- In a late episode of the sitcom Taxi, Louie DePalma falls in love with a blind girl. While she undergoes an operation to restore her sight, he frets about whether she will reject him when she sees him. One thing he does while stewing is pluck out some of his eyebrow hairs. When the woman finally sees him, he's exactly like she expected, except that she pictured him having more hair in his eyebrows..
- Subverted on 30 Rock: Kenneth falls for a blind woman who rejects him after feeling his face.
- Subverted on Becker, when Jake (a blind black man) ends up going out with a blind white woman, but it ends in tears when he mentions his skin colour offhand several weeks later and she turns out to be a racist.
- Another episode deals with a unique twist on this trope... Jake starts dating a gorgeous woman, but the longer they date she stops wearing makeup, fixing her hair, or dressing nicely, essentially turning herself into a "Beast". Jake ends up breaking up with her because he feels like she's taking advantage of his blindness.
- Somewhat similarly twisted on Chappelle's Show with Clayton Bigsby, the blind white supremacist who doesn't realize he's black. His entire KKK chapter serves as the Magoo to his Monster, because he is hooded in all public appearances.
- The Criminal Minds episode "The Big Wheel" partly focuses on the UnSub's friendship with a blind boy. The UnSub doesn't look particularly threatening let alone hideous or monstrous, but then again, the kid was there when the UnSub killed his mother.
- On the Star Trek: The Original Series episode "Is There in Truth No Beauty?", the crew once had to transport an alien called a Medusan, who was so hideous you would go mad if you saw it. The Medusan's human companion, however, is a blind telepath, who describes his mind as the most beautiful thing she had ever experienced.
- Subverted on an episode of Will and Grace in which Will, who is a good-looking man, is set up on a date with a blind man. (Leads to a sort of Who's on First? incident when he realizes it's a literal blind date.) The man asks to feel Will's face so he can "see" him, which Will permits, and then the guy complains that just because he's blind, people always set him up with ugly dates.
- Beauty and the Beast: Catherine has her eyes covered with bandages when she first meets Vincent, and has fallen in love with him by the time her eyesight has been restored.
- In Ninja Turtles: The Next Mutation, Splinter is friends with a blind man named Andre, who moves in with the him and the turtles after being evicted from his apartment.
- In an episode of Misfits, both Curtis and Rudy try to flirt with an attractive blind girl who is making sculptures using their faces as models. The plot proceeds in typical Misfits fashion, as she rejects Curtis because despite being blind, she's a virulent racist. Then Rudy pursues her (while making repeated references to Lionel Richie, see Music) but he forgoes his normal Casanova Wannabe attitude to make a principled stand against her racism featuring Rudy-isms about how racism and blindness should "cancel out" and how Stevie Wonder proves his point... somehow.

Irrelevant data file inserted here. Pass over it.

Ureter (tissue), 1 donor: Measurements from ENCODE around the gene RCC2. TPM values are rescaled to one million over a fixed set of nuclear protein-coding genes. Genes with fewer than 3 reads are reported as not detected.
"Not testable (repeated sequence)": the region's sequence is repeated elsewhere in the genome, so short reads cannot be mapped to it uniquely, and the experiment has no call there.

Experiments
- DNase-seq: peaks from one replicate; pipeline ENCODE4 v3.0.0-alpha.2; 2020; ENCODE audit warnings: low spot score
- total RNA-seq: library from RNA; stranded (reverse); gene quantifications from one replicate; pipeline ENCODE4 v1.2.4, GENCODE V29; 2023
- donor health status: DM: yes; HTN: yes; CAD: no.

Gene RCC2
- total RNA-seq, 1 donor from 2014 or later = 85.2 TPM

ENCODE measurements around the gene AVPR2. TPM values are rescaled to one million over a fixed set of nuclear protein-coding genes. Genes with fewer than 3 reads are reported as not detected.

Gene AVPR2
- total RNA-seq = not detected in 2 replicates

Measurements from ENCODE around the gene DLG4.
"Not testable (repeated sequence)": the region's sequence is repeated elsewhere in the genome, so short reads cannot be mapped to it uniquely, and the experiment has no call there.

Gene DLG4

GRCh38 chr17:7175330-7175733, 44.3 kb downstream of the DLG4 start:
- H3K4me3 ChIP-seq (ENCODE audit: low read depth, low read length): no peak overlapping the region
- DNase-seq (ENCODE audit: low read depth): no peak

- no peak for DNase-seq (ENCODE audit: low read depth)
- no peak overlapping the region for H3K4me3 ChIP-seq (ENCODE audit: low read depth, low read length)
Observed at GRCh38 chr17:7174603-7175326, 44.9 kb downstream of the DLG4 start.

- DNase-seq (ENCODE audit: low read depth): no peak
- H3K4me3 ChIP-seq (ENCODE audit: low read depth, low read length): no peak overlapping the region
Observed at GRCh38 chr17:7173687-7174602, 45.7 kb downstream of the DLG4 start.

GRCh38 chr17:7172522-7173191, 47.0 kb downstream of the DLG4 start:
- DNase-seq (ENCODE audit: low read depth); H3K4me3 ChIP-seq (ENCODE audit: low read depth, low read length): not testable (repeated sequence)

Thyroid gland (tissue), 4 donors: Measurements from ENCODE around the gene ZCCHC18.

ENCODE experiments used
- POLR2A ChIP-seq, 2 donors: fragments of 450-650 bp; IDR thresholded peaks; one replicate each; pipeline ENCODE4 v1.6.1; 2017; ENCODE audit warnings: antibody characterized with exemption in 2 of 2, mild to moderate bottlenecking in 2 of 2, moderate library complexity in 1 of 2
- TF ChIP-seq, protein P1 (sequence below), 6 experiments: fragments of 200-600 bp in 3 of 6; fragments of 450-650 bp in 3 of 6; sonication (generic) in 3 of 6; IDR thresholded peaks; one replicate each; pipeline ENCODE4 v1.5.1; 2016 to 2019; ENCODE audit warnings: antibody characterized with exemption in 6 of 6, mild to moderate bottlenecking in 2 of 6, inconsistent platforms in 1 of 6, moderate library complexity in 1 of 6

- In 1980's The Twilight Zone episode "To See the Invisible Man", Mitchell Chaplin is punished by being given an implant that means others have to ignore him and act as if he was not there. The only person to treat him decently during his sentence is a blind man who cannot see the implant. The blind man is quite angry when he learns that Mitchell has tried to trick him into breaking the law by acknowledging his existence.
- A variation in the Doctor Who "Last Christmas", in which the Doctor's alien face-blindness leads to him being unable to perceive that Clara is now a very old woman, and still seeing her as being very beautiful.
- The Vocaloid song The Ogre and the Maiden is about a lonely forest monster who is befriended by a blind woman. She eventually learns what he really is, but doesn't care, since she knows he's a good person inside. The music video, for its part, represents the ogre as a handsome human youth, but there are a few scenes where he looks like a traditional oni.
- The video of the song "Hello" by Lionel Richie has Richie in love with a blind artist who makes a sculpture of his face.
- "Blind Mary" by Gnarls Barkley invokes this in the last verse.
She's my friend, she doesn't judge meShe has no idea I'm uglySo I have absolutely nothing to hideBecause I'm so much prettier inside
- In the first Wild Arms, the demon Zed is given a Pet the Dog moment when he befriends a blind girl.
- Averted in Tropico 3 with the description of the "Ugly" trait, which state that when you were introduced to your wife, who was blind, she ran away screaming and swam across the ocean to make sure she never encountered you again.
- Downplayed and subverted in World of Warcraft: Warlords of Draenor. Drek'thar, a blind shaman, leads the player character and Thrall, a green orc back to the home of the Frostwolves, Drek'thar's native clan. Warlords takes place in an alternate timeline where the orcs did not drink the blood of Mannoroth, a powerful demon lord; virtually all of them did in the original timeline. For this reason, virtually all orcs in the new timeline remain brown; green skin is a mark of demonic influence. Drek'thar obviously cannot see Thrall's green skin (or the player's, should they also be an orc), so he has no reason to mistrust them.